Please read this article about CT’s new parole rules – thank you!

October 7, 2015

Plainville Cop-Killer Case Prompts New State Parole Rules
State: Revised parole rules should help ensure victims notified about parole hearings

Hartford Courant

Oct. 7, 2015

PLAINVILLE — State officials say that new policies and staffing should help ensure that crime victims or their relatives learn about parole hearings to avoid the sort of shock relatives of slain police Officer Robert Holcomb suffered when Holcomb’s killer won parole at a hearing the victim’s family knew nothing about.

After that initial parole hearing in January, public outrage resulted in a second hearing in March at which Holcomb’s family was able to speak.

The Connecticut Board of Pardons and Parole then voted March 25 to rescind parole to Gerald “Gary” Castonguay, who was convicted in the 1977 murder of Holcomb, a Plainville police officer. Holcomb was fatally wounded responding to a burglary in progress. Holcomb was 28, a married father of a 3-year-old son.

After the March 25 vote, Holcomb’s relatives, police, prosecutors and legislators pushed to find out why family members were not notified before the Jan. 9 parole hearing.

Changes made in the last six months should help guarantee proper notification of victims or their relatives, Linda Cimino, director of the state Office of Victim Services, said Tuesday.

Victim services provides support and information, including advance notification of forthcoming court actions, to victims of violent crime and their families.

The office is supposed to have two workers assigned to parole and pardons, but only one was working at the time of the Holcomb parole hearing, Cimino said. The department now has two staffers for that purpose.

Cimino said the one worker at the time “did due diligence” in trying to reach Holcomb’s family, but was unsuccessful. Increased staffing and better access to state correction department data will make it easier to find and notify people about impending hearings, she said.

Maria Weinberger, Holcomb’s niece who has spoken on behalf of the family, said that they are “very pleased” with the changes made by state officials.

Castonguay has the right to request another parole hearing in five years, “so we need to be extra vigilant,” Weinberger said. Several of Holcomb’s relatives have signed up to be notified about future hearings. As part of the new policy, the head of the police department will be notified.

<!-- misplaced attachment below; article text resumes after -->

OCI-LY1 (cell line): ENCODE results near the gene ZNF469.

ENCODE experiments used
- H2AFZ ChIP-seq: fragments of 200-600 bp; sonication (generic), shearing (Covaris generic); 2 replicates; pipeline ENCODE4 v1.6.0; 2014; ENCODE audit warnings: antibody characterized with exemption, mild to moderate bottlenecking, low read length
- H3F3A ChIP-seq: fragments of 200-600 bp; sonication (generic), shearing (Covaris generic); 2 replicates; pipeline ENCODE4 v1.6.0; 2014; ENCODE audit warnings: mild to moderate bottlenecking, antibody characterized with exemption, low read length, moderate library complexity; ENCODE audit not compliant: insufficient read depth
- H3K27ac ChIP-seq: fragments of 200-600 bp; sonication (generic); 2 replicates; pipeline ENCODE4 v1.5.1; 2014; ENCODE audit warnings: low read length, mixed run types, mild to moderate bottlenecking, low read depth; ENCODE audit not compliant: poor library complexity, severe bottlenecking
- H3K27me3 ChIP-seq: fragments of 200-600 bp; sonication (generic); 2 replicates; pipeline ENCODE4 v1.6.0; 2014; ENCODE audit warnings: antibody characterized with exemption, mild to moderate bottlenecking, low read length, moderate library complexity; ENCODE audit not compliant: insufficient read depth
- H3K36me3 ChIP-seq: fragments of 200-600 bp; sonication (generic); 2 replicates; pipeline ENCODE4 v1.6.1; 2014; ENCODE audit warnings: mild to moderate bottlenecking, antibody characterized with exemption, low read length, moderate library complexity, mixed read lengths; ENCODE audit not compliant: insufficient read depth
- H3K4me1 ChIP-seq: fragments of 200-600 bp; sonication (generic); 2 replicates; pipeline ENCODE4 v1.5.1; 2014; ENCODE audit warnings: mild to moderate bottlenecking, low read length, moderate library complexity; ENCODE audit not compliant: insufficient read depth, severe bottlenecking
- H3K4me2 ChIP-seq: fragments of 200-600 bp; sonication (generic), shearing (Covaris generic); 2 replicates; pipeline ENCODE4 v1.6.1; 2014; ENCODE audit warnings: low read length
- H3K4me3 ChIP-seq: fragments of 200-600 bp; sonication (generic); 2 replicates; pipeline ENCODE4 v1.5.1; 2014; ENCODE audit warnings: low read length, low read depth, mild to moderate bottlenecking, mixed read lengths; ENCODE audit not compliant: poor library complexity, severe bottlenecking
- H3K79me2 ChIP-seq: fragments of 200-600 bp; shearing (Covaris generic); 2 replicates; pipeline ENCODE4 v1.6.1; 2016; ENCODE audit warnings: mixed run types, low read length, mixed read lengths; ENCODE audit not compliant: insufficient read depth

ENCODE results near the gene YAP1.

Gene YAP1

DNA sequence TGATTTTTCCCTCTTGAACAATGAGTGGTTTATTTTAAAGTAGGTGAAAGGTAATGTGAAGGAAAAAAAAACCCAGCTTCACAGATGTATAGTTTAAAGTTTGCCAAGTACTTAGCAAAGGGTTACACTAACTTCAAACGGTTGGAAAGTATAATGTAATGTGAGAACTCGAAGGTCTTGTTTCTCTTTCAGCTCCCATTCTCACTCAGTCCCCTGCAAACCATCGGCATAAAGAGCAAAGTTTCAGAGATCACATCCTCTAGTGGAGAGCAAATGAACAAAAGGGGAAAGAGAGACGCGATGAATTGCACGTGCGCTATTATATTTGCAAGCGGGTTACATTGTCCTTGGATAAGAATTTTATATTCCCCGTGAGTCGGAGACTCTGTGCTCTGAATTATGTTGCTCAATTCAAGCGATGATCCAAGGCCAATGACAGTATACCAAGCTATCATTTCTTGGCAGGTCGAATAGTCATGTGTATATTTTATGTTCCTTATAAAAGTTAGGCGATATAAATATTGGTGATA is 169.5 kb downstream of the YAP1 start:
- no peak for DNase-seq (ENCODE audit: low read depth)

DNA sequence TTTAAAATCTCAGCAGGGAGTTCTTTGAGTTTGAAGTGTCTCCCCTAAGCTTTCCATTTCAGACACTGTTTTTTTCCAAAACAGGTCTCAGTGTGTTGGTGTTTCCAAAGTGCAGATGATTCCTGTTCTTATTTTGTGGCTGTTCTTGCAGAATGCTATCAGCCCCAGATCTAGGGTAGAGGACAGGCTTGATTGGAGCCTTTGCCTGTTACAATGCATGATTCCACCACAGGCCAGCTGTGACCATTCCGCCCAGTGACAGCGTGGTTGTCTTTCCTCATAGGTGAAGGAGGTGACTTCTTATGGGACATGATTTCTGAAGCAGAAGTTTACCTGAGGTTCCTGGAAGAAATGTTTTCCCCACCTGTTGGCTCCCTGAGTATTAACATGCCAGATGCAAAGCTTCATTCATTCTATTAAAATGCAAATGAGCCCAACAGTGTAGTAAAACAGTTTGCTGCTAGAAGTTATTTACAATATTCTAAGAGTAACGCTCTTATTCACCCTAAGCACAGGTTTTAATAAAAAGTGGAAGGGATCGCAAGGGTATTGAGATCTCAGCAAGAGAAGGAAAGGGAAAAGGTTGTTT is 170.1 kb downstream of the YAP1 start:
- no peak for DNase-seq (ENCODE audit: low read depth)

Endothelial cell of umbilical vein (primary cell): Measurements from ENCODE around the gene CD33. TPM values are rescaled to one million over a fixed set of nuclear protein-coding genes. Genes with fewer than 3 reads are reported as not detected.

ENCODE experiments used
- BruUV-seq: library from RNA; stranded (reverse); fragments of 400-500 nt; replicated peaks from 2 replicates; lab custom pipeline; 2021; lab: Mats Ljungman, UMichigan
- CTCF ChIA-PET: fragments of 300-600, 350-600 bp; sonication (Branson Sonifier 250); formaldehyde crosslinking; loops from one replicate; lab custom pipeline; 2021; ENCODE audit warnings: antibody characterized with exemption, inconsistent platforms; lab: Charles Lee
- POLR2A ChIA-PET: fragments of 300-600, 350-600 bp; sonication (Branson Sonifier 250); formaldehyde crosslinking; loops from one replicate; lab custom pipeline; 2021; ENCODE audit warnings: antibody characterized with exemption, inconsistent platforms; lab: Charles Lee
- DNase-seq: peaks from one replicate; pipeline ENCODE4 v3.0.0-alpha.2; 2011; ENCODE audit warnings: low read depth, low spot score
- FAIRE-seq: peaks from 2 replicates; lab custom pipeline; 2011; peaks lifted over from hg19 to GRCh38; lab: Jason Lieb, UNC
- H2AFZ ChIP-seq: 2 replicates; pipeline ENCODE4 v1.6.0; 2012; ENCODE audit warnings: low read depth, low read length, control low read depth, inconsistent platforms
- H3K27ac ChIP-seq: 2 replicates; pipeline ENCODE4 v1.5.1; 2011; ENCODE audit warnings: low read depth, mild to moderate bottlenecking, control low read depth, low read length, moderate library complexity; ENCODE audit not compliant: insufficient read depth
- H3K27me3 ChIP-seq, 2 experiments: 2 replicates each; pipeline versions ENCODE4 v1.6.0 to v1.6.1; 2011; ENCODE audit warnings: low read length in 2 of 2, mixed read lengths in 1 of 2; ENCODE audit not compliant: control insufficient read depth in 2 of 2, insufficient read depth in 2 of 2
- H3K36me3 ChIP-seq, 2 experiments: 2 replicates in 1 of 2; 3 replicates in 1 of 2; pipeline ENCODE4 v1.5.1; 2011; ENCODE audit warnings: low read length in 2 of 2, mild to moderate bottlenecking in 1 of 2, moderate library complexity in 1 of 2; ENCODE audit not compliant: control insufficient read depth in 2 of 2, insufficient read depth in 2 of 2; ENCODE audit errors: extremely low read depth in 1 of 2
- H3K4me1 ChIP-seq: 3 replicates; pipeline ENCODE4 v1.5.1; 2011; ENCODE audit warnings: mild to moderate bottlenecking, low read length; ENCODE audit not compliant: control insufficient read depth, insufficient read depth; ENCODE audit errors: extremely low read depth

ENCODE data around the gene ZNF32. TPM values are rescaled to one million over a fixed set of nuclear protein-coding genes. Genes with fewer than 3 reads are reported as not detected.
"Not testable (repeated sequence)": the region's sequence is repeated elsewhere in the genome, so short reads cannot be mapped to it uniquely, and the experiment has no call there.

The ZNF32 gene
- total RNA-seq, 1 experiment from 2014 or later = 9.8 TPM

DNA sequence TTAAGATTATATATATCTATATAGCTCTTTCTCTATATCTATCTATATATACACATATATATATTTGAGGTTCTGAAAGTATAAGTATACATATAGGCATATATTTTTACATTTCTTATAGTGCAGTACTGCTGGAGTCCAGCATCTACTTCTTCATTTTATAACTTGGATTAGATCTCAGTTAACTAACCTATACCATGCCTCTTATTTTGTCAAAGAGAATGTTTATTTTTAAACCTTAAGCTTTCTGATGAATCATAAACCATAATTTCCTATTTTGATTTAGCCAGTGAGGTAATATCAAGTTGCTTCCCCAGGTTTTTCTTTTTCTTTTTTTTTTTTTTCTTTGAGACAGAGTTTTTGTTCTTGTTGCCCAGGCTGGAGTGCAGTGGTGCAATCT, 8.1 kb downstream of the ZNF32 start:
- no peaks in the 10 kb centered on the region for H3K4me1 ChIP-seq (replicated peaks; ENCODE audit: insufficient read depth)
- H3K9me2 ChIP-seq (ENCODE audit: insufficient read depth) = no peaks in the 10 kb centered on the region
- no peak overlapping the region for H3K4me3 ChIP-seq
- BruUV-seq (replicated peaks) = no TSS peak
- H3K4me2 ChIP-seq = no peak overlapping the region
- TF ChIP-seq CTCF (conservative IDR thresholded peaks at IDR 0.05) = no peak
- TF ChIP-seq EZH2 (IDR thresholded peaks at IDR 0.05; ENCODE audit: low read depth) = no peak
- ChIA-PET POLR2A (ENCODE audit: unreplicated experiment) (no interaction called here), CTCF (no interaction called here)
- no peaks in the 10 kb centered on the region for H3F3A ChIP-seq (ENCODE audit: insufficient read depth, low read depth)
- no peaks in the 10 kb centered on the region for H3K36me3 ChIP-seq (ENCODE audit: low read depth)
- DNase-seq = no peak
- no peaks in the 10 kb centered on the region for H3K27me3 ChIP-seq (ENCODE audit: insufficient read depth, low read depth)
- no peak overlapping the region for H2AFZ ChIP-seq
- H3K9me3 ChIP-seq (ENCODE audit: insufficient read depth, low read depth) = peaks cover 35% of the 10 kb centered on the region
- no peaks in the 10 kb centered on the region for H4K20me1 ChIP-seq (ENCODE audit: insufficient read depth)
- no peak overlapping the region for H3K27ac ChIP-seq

“We don’t want to be surprised again,” Weinberger said. “And it’s not just our family. There may have been other families in that same situation of not being notified in the past.”

The changes were initiated during the last legislative session as part of Gov. Dannel P. Malloy’s Second Chance Society program, which primarily focused on changing the treatment of nonviolent offenders.

State Sen. Henri Martin, R-Bristol, who represents Plainville in the 31st Senate District, said the new rules will also give the parole board and victim services better access to court testimony, transcripts and other court and corrections information about inmate applicants.

“We were very disappointed in January to learn that the Holcomb family was not notified,” Plainville Town Manager Robert Lee said Monday. “There’s been changes since. These may be less than some wanted. Still, a big negative has resulted in something positive.”

Castonguay was first convicted in 1980 in Holcomb’s murder. That sentence was dismissed on technicalities. Castonguay was convicted in 1989 of capital felony and sentenced to life in prison. He had parole hearings in 2002 and 2011, and Holcomb family members were notified in advance of those hearings.

Castonguay, who is now 71, appealed the sentence to the U.S. Supreme Court, arguing unsuccessfully that because state law was changed in 1981 to define life imprisonment as 60 years, his 1989 conviction should make him eligible for release in 2049.

Holcomb has not been forgotten in Plainville, which named the street in front of the high school in his honor. Every November, the police department holds a ceremony at his grave site.

“Officers gather graveside, speak, pass a cup of coffee around that they share, then they pour it onto his grave,” Holcomb son, Mac Holcomb, said in March.

The parole board received nearly 400 letters and emails opposing Castonguay’s release.

Representatives from a dozen Connecticut police departments including six police chiefs attended the March hearing.